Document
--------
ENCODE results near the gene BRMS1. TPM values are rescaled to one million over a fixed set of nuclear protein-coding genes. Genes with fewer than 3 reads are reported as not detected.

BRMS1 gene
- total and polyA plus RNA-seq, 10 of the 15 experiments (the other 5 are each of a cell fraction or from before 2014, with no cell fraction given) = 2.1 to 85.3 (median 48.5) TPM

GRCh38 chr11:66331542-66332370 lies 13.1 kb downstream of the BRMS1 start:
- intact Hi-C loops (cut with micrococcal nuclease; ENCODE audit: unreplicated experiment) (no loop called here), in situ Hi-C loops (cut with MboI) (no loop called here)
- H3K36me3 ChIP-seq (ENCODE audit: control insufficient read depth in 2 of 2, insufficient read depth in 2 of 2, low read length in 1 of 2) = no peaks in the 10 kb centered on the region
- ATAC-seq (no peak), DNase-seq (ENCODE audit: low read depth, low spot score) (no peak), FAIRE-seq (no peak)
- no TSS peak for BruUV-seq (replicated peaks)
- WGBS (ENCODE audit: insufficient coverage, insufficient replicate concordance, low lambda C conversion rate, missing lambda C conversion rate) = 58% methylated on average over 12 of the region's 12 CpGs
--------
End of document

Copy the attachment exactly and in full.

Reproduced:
ENCODE results near the gene BRMS1. TPM values are rescaled to one million over a fixed set of nuclear protein-coding genes. Genes with fewer than 3 reads are reported as not detected.

BRMS1 gene
- total and polyA plus RNA-seq, 10 of the 15 experiments (the other 5 are each of a cell fraction or from before 2014, with no cell fraction given) = 2.1 to 85.3 (median 48.5) TPM

GRCh38 chr11:66331542-66332370 lies 13.1 kb downstream of the BRMS1 start:
- intact Hi-C loops (cut with micrococcal nuclease; ENCODE audit: unreplicated experiment) (no loop called here), in situ Hi-C loops (cut with MboI) (no loop called here)
- H3K36me3 ChIP-seq (ENCODE audit: control insufficient read depth in 2 of 2, insufficient read depth in 2 of 2, low read length in 1 of 2) = no peaks in the 10 kb centered on the region
- ATAC-seq (no peak), DNase-seq (ENCODE audit: low read depth, low spot score) (no peak), FAIRE-seq (no peak)
- no TSS peak for BruUV-seq (replicated peaks)
- WGBS (ENCODE audit: insufficient coverage, insufficient replicate concordance, low lambda C conversion rate, missing lambda C conversion rate) = 58% methylated on average over 12 of the region's 12 CpGs